The artist grew up in California and only began pursuing a career in South Korea’s music world while taking a break from college back in 2012.
Jae wants to focus on talking about the experience with younger people, because he wishes someone had told him about the potential impact of ignoring mental health.
“‘From Friends’ was a thought that I had, that it would be more personable and relatable if the message came from a friend. ‘As a friend, I want to let you know that I screwed myself over by doing this, so this is my advice to you and I hope you take a look at yourself.’ Not the ‘yes’ men around you, your friends who are always telling you things are great even when they aren’t. Real friends will tell you when something is wrong. ‘You don’t seem like yourself these days, maybe take a step back and look at yourself?’”
Following his panic attack in the car and starting on medication, Jae said some of his friends pointed out to him he’s a bit more solemn and has a less bright personality.
There is stigma about mental health medication in this regard, but Jae feels it’s not impacting him negatively, but rather he’s able to rein in his need to be overenthusiastic and upbeat to compensate for feeling low.
One thing Jae really wants to combat is toxic positivity, which he feels he was constantly leaning into prior to his panic attack in April; he would often attempt to put on a good face and put good energy into the world in a way that’s idealised without internalising his own feelings.
He says he’s still learning to really understand the idea, but thinks it’s along the lines of not really believing something but saying it regardless to try to seem a certain way publicly, or manifesting good energy when it’s not necessarily there.
Jae feels his chosen field of work hasn’t necessarily helped the situation, and he’s grappling with that while trying to raise discussions.
Is K-pop part of the problem?
“Especially, I feel like [K-pop] idols are … supposed to uphold a standard of perfection, but that in itself I think is a form of toxic positivity. It’s extremely, extremely toxic, more than most people think. We’re role models, right?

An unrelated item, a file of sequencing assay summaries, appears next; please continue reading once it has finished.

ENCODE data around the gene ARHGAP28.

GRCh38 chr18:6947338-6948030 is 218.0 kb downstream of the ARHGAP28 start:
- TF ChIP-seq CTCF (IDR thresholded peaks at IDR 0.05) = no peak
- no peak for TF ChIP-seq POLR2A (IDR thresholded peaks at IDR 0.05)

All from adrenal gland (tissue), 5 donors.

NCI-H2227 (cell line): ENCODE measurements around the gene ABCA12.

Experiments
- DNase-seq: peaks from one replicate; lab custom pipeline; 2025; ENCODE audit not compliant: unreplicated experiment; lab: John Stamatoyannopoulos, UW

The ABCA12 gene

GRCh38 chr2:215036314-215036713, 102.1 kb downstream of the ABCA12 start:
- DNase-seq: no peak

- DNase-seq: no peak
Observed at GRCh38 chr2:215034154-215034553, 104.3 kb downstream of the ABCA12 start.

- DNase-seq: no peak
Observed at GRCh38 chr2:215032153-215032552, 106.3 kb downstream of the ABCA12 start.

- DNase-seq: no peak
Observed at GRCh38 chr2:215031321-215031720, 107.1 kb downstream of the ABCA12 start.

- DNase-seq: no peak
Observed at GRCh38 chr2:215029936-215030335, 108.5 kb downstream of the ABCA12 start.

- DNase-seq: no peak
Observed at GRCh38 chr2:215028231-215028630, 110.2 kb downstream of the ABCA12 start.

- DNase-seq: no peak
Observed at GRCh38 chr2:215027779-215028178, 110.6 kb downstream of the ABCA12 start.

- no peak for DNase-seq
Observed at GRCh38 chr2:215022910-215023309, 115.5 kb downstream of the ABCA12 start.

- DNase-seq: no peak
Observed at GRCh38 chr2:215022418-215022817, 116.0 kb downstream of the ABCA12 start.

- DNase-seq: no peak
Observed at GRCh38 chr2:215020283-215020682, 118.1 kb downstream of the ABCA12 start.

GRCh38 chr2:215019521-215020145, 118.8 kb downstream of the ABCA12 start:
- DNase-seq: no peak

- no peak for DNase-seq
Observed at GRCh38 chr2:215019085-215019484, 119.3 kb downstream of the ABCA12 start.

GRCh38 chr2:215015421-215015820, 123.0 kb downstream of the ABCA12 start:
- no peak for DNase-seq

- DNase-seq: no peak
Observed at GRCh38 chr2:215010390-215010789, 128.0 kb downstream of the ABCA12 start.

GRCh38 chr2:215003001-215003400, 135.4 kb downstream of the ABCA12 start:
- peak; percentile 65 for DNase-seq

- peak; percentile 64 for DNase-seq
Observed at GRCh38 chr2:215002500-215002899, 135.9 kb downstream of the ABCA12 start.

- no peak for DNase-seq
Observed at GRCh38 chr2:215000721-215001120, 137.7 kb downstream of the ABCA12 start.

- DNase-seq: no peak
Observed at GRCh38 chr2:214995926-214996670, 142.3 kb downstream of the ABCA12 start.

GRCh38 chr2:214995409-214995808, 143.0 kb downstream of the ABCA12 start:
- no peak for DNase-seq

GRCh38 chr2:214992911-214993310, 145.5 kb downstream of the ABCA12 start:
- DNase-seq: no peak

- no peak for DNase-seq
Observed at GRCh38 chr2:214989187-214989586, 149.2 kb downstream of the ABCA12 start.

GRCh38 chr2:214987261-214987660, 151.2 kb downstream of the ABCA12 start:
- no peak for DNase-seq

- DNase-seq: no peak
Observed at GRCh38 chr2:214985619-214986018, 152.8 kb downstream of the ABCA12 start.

“If we’re always picture perfect, squeaky shiny, and always for the right causes, never have an opinion [on] anything, what happens when the people who look up to us have an opinion? When they’re not squeaky perfect? If they’re comparing themselves to us, they may think, ‘My favourite singer is always happy. He’s always cheery. But I’m sad. That’s strange.’ What kind of role model is that?”
Change is happening slowly in the industry, and artists are increasingly talking about their own states of mental health. The past few years have seen several K-pop artists go on hiatus to take care of themselves. But there’s still more work to do, according to Jae.
“I think people need to be more real. I think people need to be more transparent. Mental health has become a wider known issue these days, so I think more people are open to talking about it.
“We preach that it’s okay to be normal, but it’s not something that we actually show, don’t actually act on. We preach it all the time: ‘It’s okay not to be okay.’ You see it in the songs everywhere. But I feel like the same artists who sing these songs and the same people who say these things publicly are the same people who always are perfect on the red carpet, never transparent enough to show who they actually are as a person.
“I feel like that in itself is a kind of hypocrisy. I try to be as human as I can while upholding a certain standard because I recognise and respect the culture [of being a celebrity].”
It was upholding the unrealistic standards that Jae in part thinks led things to get so bad, as he was always thinking about the perceptions of others and reining himself in.